A trained supervised machine learning model. IDG

Figure 3. A trained supervised machine learning model

After the training process, the model will be able to estimate the sale price of a house by assessing its features.

Machine learning algorithms in Java code

The HousePriceModel provides two methods. One of them implements the learning algorithm to train (or fit) the model. The other method is used for predictions.

fit() and predict() methods in a machine learning model IDG

Figure 4. Two methods in a machine learning model

The fit() method

The fit() method is used to train the model. It consumes house features as well as house-sale prices as input parameters but returns nothing. This method requires the correct “answer” to be able to adjust its internal model parameters. Using housing listings paired with sale prices, the learning algorithm looks for patterns in the training data. From these, it produces model parameters that generalize from those patterns. As the input data becomes more accurate, the model’s internal parameters are adjusted.

Listing 1. The fit() method is used to train a machine learning model

// load training data
// ...

// e.g. [{MSSubClass=60.0, LotFrontage=65.0, ...}, {MSSubClass=20.0, ...}]
List<Map<String, Double>> houses = ...;

// e.g. [208500.0, 181500.0, 223500.0, 140000.0, 250000.0, ...]
List<Double> prices = ...;

// create and train the model
var model = new HousePriceModel();, prices);

Note that the house features are double typed in the code. This is because the machine learning algorithm used to implement the fit() method requires numbers as input. All house features must be represented numerically so that they can be used as x parameters in the linear regression formula, as shown here:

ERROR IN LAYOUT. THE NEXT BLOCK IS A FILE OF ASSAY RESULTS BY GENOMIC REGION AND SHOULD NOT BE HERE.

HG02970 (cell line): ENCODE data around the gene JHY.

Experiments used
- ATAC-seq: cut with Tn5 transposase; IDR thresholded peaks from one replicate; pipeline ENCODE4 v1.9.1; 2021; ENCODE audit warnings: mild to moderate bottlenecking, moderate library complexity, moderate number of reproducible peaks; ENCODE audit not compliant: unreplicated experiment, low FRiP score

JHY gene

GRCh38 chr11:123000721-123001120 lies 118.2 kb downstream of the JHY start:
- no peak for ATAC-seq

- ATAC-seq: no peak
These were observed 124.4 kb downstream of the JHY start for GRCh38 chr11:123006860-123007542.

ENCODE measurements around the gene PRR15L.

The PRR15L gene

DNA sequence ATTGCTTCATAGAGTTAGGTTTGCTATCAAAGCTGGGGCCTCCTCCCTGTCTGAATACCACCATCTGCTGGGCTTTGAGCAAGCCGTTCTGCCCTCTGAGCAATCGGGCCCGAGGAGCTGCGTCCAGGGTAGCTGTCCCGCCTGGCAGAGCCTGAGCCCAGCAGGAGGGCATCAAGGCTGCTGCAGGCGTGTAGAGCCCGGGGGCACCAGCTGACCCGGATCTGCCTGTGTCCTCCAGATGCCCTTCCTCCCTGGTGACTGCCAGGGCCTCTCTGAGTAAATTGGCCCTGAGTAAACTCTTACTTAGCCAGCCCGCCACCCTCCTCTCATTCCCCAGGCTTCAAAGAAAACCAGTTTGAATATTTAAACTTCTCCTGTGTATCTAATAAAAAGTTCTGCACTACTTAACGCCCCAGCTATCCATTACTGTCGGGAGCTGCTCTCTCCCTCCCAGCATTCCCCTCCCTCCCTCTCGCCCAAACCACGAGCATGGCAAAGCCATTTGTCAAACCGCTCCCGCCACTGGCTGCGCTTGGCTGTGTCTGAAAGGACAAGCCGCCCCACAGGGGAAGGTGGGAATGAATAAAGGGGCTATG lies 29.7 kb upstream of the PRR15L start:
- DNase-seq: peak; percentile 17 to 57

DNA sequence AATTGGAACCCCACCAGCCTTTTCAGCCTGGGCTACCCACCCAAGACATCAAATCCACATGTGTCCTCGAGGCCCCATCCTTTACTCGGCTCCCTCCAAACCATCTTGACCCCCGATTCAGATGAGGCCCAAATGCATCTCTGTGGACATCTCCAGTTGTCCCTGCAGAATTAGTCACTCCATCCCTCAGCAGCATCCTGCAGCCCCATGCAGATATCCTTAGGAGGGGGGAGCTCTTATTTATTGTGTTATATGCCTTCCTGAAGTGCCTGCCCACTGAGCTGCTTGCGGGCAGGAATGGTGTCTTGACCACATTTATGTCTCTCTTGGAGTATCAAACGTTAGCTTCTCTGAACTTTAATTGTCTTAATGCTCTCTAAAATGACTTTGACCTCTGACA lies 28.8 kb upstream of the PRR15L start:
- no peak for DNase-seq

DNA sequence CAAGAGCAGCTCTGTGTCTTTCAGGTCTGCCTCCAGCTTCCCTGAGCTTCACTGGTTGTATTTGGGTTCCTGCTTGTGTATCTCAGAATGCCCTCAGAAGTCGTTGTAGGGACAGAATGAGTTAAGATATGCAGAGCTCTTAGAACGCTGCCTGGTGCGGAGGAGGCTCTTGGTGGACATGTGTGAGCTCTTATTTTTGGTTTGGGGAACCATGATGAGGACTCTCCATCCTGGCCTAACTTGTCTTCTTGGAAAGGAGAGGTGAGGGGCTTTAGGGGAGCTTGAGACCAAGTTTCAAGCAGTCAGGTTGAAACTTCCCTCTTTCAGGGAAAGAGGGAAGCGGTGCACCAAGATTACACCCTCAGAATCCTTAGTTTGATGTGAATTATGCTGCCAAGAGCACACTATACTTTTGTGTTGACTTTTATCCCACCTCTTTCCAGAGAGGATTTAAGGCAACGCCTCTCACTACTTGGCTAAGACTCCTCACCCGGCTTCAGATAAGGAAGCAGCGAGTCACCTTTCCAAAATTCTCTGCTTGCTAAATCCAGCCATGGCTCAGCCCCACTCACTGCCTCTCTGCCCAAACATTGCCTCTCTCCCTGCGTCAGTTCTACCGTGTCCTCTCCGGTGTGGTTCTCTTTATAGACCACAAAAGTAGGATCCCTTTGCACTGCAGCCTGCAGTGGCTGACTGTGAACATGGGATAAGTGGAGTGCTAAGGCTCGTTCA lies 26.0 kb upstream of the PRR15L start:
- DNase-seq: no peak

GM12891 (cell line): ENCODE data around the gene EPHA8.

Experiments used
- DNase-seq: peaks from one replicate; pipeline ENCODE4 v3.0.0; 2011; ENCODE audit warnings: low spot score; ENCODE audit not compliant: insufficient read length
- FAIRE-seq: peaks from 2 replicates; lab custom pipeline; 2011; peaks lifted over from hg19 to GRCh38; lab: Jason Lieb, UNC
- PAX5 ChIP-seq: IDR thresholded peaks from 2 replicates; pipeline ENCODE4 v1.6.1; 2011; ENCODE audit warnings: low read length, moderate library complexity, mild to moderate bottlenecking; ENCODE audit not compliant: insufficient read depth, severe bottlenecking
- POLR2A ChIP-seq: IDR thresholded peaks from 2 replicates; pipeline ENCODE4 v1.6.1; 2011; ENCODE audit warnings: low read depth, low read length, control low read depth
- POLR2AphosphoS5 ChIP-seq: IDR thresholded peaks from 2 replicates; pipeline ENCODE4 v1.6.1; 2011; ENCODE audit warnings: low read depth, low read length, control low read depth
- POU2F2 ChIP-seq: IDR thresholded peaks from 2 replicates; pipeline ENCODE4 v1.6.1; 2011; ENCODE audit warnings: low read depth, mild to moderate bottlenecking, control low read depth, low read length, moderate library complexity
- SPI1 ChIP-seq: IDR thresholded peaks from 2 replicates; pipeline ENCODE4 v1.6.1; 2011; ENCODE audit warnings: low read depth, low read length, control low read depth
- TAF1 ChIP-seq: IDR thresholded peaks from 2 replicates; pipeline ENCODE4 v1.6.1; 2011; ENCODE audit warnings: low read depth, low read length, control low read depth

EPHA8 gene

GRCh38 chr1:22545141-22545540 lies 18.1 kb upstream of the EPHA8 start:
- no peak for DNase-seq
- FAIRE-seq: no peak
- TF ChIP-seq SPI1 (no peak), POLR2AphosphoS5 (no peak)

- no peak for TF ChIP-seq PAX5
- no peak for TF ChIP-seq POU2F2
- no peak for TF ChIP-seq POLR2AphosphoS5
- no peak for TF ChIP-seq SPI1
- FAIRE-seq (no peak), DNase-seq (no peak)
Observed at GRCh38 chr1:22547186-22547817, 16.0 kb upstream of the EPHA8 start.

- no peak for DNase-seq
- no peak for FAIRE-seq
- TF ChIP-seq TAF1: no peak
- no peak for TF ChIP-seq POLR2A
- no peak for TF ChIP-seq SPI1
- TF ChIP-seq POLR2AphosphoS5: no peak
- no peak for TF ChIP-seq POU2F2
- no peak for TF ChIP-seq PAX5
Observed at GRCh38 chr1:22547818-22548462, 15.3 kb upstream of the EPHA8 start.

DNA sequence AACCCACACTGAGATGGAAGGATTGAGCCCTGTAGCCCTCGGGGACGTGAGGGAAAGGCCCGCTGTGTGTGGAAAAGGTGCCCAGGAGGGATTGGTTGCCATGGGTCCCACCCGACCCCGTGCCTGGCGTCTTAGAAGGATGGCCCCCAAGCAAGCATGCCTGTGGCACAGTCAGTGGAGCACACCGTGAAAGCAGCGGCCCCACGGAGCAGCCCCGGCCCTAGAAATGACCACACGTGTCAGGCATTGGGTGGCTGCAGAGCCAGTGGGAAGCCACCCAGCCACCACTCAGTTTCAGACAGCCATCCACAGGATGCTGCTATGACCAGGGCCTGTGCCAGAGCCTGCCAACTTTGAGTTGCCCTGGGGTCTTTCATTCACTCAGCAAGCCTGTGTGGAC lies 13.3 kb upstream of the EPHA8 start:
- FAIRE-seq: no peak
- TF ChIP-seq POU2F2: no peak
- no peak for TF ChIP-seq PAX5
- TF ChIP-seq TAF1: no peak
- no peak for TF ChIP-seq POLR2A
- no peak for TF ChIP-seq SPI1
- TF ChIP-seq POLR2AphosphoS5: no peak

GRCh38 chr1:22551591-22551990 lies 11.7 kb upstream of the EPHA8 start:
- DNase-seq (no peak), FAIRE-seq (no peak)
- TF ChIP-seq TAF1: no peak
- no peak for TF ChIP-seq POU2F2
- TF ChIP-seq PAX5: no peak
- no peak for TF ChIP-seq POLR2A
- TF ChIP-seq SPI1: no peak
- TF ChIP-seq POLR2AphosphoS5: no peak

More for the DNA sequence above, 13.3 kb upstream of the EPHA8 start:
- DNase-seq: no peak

hθ(x) = θ0 * x0 + ... + θn * xn

The trained house price prediction model could look like what you see below:

price = -490130.8527 * 1 + -241.0244 * MSSubClass + -143.716  * LotFrontage +  … * …

Here, the input house features such as MSSubClass or LotFrontage are represented as x variables. The learnable model parameters (θ) are set with values like -490130.8527 or -241.0244, which have been gained during the training process.

This example uses a simple machine learning algorithm, which requires just a few model parameters. A more complex algorithm, such as for a deep neural network, could require millions of model parameters; that is one of the main reasons why the process of training such algorithms requires high computation power.

The predict() method

Once you have finished training the model, you can use the predict() method to determine the estimated sale price of a house. This method consumes data about house features and produces an estimated sale price. In practice, an agent of a real estate company could enter features such as the size of a lot (lot-area), the number of rooms, or the overall house quality in order to receive an estimated sale price for a given house.

Transforming non-numeric values

You will often be faced with datasets that contain non-numeric values. For instance, the Ames Housing dataset used for the Kaggle House Prices competition includes both numeric and textual listings of house features:

Kaggle House Prices dataset IDG

Figure 5. A sample from the Kaggle House Prices dataset

To make things more complicated, the Kaggle dataset also includes empty values (marked NA), which cannot be processed by the linear regression algorithm shown in Listing 1.

Real-world data records are often incomplete, inconsistent, lacking in desired behaviors or trends, and may contain errors. This typically occurs in cases where the input data has been joined using different sources. Input data must be converted into a clean data set before being fed into a model.

To improve the data, you would need to replace the missing (NA) numeric LotFrontage value. You would also need to replace textual values such as MSZoning “RL” or “RM” with numeric values. These transformations are necessary to convert the raw data into a syntactically correct format that can be processed by your model.

Once you’ve converted your data to a generally readable format, you may still need to make additional changes to improve the quality of input data. For instance, you might remove values not following the general trend of the data, or place infrequently occurring categories into a single umbrella category.